It was hard to miss the writing on the wall, especially when it came in the form of a 21-point blowout loss at home to a mid-major. Or a 39-point blowout loss in the Terrapins football team’s only real rivalry game, or a 28-point shutout in the squad’s second Big Ten opener or a stand-up-and-take-notice challenge on the road against No. 1 Ohio State that careened into a classic Terps implosion.
By that point, of course, coach Randy Edsall had blocked half of this state’s Twitter users and you’d have been hard-pressed to get anything but radio silence out of the university’s athletic department on his future with the program.
Edsall had compiled a .393 winning percentage through five seasons, landing him smack in the middle of 13 coaches in modern Terps history. His conference record, a dismal 10-24 overall, flirted with .500 all last season and nearly surpassed it before — you guessed it — another classic Terps implosion in the regular-season finale against Rutgers.
By a number of measures, the man was excruciatingly average. By the discourse surrounding the Terps this season, he had lost his clout in the locker room, become a laughingstock in postgame interviews, bungled the team’s shot at viability in the Big Ten — in short, proved himself a pox on the sport.
So with bye week looming and an impressive 2016 recruiting class waiting in the wings, Edsall went down without so much as a phone call from the athletic department in the hours after reports of his imminent firing surfaced.
The move marked a noteworthy about-face from the athletic department, which in June had handed Edsall a three-year extension worth $7.5 million.
“Randy has made good strides in our first year in the Big Ten and our program is headed in the right direction,” Athletic Director Kevin Anderson said after announcing the deal.
During the 103 days after that endorsement, then, something spooked the athletic department enough to cut Edsall loose and toss another few million dollars into its already-yawning debt.
Let’s get real: It wasn’t the loss to No. 12 Michigan, which is currently laying waste to the Big Ten’s East Division under Jim Harbaugh. It wasn’t because the Terps tanked late against the top-ranked Buckeyes, either. The university knew it couldn’t compete in that weight class when it fled the ACC, and one year hasn’t changed things.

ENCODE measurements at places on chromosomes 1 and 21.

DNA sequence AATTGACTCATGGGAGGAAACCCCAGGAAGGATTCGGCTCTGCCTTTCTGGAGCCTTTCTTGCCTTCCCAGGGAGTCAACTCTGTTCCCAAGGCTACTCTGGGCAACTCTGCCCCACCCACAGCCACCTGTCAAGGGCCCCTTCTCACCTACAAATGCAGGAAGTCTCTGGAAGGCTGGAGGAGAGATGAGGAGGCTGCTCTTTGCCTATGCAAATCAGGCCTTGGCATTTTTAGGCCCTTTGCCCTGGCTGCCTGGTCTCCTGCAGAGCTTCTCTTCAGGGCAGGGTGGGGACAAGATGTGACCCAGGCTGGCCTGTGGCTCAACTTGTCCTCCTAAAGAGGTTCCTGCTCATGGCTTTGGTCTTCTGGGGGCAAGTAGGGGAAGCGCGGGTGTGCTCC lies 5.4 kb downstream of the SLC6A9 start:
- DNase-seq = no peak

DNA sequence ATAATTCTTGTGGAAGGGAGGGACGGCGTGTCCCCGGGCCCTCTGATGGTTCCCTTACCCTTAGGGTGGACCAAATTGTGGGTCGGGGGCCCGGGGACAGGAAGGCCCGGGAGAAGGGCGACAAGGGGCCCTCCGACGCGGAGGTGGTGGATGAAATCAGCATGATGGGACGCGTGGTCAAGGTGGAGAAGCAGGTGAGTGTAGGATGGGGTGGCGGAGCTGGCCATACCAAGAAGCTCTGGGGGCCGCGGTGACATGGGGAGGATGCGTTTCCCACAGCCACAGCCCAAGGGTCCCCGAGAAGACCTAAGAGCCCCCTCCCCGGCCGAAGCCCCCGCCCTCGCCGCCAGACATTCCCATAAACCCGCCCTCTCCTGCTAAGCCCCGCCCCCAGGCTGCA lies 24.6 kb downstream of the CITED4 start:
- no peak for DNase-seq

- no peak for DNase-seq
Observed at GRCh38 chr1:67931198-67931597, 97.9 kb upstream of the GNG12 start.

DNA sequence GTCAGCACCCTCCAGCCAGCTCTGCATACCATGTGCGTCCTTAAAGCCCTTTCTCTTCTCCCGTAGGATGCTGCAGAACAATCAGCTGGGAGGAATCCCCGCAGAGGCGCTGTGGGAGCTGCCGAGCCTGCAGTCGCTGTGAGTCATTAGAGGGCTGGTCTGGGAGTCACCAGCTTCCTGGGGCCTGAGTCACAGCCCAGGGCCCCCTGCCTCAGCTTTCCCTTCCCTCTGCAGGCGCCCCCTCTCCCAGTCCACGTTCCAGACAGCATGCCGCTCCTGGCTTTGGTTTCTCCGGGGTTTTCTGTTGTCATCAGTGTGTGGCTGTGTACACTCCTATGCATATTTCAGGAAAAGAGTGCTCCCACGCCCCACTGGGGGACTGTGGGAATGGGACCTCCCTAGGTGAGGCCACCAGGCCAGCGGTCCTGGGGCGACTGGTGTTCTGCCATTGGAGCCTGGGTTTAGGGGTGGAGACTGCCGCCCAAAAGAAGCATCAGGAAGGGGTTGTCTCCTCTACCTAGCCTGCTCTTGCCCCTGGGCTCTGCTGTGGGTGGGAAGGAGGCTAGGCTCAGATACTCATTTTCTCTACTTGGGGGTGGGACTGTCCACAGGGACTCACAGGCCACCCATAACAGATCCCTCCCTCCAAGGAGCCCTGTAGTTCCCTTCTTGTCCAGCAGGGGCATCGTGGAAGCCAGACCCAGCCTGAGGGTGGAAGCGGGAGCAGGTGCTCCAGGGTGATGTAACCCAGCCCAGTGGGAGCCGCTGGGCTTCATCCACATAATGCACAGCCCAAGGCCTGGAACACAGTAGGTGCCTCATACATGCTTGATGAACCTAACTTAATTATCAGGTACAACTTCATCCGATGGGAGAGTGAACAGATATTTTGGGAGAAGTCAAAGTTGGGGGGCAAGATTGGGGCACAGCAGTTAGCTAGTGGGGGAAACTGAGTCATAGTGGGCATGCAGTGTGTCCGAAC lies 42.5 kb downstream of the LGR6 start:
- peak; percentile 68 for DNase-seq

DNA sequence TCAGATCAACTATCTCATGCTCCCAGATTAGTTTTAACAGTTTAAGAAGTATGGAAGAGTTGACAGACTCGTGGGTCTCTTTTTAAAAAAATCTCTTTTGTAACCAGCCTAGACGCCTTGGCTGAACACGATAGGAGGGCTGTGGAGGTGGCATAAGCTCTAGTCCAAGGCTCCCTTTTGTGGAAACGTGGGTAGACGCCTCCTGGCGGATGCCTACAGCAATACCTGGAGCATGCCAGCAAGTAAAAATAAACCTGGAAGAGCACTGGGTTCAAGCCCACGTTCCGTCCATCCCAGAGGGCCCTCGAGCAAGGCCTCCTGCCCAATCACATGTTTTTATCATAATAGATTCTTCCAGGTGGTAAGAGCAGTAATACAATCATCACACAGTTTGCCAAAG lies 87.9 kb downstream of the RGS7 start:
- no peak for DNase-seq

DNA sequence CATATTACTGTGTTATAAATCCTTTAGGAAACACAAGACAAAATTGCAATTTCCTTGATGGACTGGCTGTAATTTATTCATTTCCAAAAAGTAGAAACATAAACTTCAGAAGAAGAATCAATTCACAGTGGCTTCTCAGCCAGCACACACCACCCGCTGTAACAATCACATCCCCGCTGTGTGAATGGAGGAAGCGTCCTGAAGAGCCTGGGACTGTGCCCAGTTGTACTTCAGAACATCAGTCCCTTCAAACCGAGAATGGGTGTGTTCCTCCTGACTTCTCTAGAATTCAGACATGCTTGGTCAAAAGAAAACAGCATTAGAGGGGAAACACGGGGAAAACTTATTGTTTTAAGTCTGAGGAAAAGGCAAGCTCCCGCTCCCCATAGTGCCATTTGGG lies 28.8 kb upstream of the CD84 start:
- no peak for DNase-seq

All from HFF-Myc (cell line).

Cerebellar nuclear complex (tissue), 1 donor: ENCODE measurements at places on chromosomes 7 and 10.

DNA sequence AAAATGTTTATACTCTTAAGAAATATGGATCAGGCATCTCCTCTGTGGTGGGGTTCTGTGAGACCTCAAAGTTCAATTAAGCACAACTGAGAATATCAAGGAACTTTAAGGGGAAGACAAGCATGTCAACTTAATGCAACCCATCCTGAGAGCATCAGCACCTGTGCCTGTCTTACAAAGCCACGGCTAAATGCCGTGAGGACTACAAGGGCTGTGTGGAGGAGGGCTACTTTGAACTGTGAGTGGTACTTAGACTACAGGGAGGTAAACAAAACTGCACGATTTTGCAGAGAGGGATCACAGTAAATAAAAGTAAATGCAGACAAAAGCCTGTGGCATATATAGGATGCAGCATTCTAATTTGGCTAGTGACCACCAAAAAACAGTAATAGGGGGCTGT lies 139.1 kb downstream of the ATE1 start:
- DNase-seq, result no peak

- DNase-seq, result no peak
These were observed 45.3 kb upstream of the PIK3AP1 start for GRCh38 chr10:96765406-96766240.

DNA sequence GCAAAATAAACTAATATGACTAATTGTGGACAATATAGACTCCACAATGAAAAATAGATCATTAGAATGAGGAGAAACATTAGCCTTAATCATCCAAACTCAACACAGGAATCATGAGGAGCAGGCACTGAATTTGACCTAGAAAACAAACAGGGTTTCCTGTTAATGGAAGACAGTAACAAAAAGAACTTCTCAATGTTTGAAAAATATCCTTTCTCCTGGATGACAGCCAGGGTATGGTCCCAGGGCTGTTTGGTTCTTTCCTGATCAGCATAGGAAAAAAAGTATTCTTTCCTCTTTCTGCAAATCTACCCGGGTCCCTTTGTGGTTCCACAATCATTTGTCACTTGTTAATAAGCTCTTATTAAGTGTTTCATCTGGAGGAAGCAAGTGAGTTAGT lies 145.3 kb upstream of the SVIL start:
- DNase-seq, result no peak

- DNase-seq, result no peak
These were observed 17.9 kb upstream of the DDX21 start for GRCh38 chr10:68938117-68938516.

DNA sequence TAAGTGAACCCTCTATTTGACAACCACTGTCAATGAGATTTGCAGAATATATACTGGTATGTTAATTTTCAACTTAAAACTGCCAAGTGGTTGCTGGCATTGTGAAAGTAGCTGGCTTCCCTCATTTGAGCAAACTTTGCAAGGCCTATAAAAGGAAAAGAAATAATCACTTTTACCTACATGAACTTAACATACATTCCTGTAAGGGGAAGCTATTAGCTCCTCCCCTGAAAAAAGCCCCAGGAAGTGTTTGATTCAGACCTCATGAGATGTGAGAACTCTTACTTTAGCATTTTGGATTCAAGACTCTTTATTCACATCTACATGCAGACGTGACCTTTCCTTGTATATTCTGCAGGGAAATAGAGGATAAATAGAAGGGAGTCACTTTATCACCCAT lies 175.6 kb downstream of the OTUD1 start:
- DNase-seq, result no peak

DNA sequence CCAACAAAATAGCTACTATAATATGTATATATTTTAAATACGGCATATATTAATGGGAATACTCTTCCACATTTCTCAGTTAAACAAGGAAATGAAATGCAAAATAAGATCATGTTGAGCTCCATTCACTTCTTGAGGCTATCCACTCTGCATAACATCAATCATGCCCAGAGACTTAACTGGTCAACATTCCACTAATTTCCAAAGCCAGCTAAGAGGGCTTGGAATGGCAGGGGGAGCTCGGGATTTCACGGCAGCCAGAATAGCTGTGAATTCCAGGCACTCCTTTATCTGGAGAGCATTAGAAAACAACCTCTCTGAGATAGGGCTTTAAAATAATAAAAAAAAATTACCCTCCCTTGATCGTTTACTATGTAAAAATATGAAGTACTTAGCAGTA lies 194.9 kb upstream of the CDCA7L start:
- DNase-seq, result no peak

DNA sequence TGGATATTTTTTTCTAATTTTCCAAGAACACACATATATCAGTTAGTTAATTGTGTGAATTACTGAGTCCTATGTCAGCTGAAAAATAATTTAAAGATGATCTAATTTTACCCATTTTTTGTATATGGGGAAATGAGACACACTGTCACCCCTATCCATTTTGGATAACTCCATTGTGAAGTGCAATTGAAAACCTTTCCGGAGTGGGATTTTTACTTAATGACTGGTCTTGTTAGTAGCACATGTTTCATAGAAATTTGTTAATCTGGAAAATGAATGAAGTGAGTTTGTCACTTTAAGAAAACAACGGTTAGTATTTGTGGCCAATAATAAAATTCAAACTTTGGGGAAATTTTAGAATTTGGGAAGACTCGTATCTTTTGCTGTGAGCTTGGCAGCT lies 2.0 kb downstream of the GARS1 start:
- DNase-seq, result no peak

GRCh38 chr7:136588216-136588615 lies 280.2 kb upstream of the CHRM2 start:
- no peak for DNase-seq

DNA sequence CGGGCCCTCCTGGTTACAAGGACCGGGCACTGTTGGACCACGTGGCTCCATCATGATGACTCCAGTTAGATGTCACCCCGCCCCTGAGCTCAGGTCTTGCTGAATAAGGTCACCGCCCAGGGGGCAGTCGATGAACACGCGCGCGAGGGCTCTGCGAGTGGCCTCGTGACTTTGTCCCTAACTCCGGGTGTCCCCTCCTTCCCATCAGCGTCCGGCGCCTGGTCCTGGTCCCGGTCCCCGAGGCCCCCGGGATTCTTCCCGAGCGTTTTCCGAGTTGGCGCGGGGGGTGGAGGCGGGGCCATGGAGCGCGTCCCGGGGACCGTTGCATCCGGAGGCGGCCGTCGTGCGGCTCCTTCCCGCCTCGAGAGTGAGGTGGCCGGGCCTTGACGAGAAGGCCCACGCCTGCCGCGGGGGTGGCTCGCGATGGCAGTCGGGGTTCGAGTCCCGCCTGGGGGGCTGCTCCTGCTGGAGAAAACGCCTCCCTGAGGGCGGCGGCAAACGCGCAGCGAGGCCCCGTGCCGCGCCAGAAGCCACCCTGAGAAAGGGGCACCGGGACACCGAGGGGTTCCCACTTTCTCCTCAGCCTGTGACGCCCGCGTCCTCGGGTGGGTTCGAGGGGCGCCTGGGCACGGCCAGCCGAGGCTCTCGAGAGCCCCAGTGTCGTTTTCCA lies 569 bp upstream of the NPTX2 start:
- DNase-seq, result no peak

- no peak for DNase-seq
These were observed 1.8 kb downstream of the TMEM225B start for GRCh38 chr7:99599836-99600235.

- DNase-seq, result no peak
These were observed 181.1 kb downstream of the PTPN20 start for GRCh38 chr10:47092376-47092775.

The real nail in the coffin? Edsall had lost favor with big-dollar university donors, a fall from grace that only accelerated after the Bowling Green debacle.
“Well, if one pays attention to what is said in the media, at least in the blogs, there are always those who support or oppose any particular coach,” university President Wallace Loh said when asked about donors’ roles in the decision. “I certainly pay attention to everything people say.”
A waffle of an answer from a man who’s taken brunchtime visits from a host of potential donors in his Byrd Stadium box.
It’s as good an indictment as any of the sway big money holds over college athletics. Anderson’s decision to can Edsall before his contract’s $500,000 buyout clause kicks in should leave other stakeholders quizzical. There’s also no small absurdity in promoting a journeyman assistant with a 2-26 head coaching record under his belt, especially during the middle of the season.
We’ve seen the positive side of financing, what with private donors’ partial backing of $155 million in Cole Field House renovations and the widening flow of Big Ten television revenue.
Sunday, though, the athletic department threw more than $2.6 million down the drain and a wrench into its slow climb back to profitability, and for what? Hopefully Anderson knows, because this editorial board doesn’t.